proposed for the semiexplicit index 1 system described by Eqs. (48) and (49) and soon extended to the fully implicit form F[P; z; t ] D 0 z (75)
where z D . y; u/. The basic idea of the BDF approach is to replace P the derivative z by the derivative of the polynomial that interpolates the solution computed over the preceding k steps. The simplest example is the implicit Euler method that replaces Eq. (75) with F zi ? zi?1 ; zi ; ti hi D0 (76)
The resulting nonlinear system in the unknowns zi is usually solved by some form of Newton’s method at each time step ti . The widely used production code DASSL developed by Petzold49;50 essentially uses a variable-step-size,variable-orderimplementationof the BDF formulas. The method is appropriate for index 1 DAEs with consistent initial conditions. Current research into the solution of DAEs with higher index (?2) has renewed interest in one-step methods, speci cally the implicit Runge–Kutta schemes described for ODEs. A discussion of methods for solving DAEs is found in Ref. 25.
In practice the numerical solution of a trajectory optimization problem inevitably involves tabular data. Typically, propulsion, aerodynamic,weight, and mass propertiesfor a vehicle are speci ed using tables. For example, the thrust of a motor may be speci ed by a nite set of table values fT .M k ; h k /; M k ; h k g for k D 1; : : : ; N , in lieu of de ning the functional form in terms of Mach number and altitude. In some cases this approach is necessary simply because there is not enough information to permit an analytic representation of the function based on the laws of physics. Often tabular data are obtained as the result of experimental tests. Finally, there may be historical precedence for specifying data in this format as a convenient way for communicationbetween disciplines.Regardlessof the reason for specifying a nonlinear function as a collection of tabular values, the numerical implementation of a trajectory optimization must deal with this format. The necessary conditions described in Sec. III assume continuity and differentiabilityfor the objective and constraint functions. Similar restrictions are implied when stating the necessary conditions for the optimal control problem in Sec. IV. The numerical integration techniques given in the previous subsection make similar assumptionsabout continuityand differentiability for the right-hand sides of the differential algebraic equations. Successful application of those techniques requires that tabular data be represented using a smooth differentiable function. Unfortunately, by far the single most widely used approach is linear interpolation. This is also by far the single most catastrophic impediment to an efcient solution of the trajectory optimization problem! A piecewise linear representationis not differentiableat the table points and thus is fundamentally inconsistent with the theory described in the preceding sections. Recognition of this dif culty is certainly not new, and it has been discussed by other authors51;52 in the simulation of space launch vehicles. Nevertheless, inappropriate data modeling techniques persist, presumably for historical reasons, in many real applications. There are many alternatives for representing tabular data using a smooth functional form. For some applications an appropriate model is suggested by the physics, e.g., a quadratic drag polar. In lieu of a form derived from physical considerations, functional approximation based solely on the mathematical requirements can be incorporated. Function approximation using B-splines53 can effectively produce the required continuity. Methods for constructing smooth approximations utilizing nonlinear programming techniques have also been developed.54?57 Nonlinearrationalfunctionor neural network approximations can also produce suf cient smoothness, although it is not clear that these are preferable to B-splines.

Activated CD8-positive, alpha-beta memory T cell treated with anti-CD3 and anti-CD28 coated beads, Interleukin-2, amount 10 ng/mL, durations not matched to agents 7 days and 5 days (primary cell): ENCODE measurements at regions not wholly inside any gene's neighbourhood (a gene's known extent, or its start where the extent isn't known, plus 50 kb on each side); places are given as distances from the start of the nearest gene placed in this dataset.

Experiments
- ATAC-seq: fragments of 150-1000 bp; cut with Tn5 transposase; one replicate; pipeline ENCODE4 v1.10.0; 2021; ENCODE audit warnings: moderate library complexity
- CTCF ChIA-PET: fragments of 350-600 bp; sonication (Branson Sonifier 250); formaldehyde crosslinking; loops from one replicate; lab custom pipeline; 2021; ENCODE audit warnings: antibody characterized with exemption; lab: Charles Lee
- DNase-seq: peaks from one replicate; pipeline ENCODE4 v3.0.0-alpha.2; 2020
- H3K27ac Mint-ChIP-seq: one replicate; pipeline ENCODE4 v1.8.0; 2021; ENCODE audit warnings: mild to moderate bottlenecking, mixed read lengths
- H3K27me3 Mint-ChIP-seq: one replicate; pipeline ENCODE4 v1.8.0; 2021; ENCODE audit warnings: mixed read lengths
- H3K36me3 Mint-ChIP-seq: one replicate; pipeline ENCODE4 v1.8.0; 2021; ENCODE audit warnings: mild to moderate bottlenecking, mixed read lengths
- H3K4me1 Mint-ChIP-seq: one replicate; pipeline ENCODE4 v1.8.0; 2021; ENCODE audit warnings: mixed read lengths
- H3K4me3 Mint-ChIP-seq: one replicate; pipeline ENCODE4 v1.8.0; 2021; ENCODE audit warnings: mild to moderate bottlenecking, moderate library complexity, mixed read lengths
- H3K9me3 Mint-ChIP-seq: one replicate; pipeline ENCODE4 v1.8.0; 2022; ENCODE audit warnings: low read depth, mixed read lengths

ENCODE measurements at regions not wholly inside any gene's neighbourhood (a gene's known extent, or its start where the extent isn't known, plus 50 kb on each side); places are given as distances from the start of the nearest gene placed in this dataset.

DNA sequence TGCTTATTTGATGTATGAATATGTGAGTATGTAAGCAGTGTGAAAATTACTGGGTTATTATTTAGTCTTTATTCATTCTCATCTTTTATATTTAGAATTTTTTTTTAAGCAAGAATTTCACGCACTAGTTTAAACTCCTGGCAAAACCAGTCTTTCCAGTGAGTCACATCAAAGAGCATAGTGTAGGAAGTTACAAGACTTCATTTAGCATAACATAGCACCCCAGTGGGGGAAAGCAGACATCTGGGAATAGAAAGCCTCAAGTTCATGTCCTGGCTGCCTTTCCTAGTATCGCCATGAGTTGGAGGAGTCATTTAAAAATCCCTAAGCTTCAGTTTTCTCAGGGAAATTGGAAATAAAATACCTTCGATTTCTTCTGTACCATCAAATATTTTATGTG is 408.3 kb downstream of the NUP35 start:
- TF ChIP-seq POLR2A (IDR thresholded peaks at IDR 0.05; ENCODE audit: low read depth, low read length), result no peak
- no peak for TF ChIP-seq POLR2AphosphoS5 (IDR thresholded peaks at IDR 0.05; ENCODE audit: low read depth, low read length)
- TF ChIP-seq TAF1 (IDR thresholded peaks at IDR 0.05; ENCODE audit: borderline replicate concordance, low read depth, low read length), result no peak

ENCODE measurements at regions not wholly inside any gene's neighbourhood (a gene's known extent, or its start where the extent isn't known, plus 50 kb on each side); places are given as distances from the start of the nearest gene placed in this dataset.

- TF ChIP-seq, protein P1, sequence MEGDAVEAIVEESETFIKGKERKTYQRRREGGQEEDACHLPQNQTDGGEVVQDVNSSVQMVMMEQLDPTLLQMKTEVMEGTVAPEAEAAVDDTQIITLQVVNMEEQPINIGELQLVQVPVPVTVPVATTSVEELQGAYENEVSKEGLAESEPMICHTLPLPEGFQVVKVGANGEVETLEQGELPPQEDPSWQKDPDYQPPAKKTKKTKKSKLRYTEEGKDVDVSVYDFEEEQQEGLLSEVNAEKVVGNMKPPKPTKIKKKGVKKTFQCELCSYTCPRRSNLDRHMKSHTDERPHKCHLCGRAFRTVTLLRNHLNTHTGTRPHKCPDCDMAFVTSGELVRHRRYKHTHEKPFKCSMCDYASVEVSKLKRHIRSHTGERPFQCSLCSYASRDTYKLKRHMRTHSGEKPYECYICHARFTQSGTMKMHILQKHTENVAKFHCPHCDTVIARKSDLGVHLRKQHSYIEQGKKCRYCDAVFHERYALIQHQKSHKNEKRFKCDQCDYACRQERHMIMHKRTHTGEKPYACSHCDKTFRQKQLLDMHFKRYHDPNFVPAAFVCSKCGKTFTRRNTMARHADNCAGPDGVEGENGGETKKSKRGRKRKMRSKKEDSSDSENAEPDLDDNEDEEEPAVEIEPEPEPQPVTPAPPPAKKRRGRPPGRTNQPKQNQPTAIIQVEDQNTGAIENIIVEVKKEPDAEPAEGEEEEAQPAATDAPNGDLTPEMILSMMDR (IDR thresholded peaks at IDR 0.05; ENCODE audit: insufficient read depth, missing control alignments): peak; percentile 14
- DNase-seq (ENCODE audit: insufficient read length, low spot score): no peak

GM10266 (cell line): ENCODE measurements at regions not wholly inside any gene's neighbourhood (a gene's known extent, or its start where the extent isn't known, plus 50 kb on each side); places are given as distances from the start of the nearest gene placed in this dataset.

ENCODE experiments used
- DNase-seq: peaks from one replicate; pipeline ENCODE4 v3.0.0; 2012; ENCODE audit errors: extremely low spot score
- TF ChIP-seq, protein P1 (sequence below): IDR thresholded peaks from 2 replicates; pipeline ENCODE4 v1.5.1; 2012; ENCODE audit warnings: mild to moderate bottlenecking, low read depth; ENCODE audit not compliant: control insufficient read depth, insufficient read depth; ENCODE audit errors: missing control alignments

possible ways to put the pieces together to form a complete algorithm; however, all techniques have one attribute in common. Because all of the algorithms involve applicationof Newton’s method, a convenient way to organize the discussion is to describe the function evaluation procedure for each method. Speci cally, we will describe the function generator for each algorithm. The inputs to the function generator are the variables. The outputs of the function generator are the objective and constraints. The basic concept is illustrated in Fig. 1.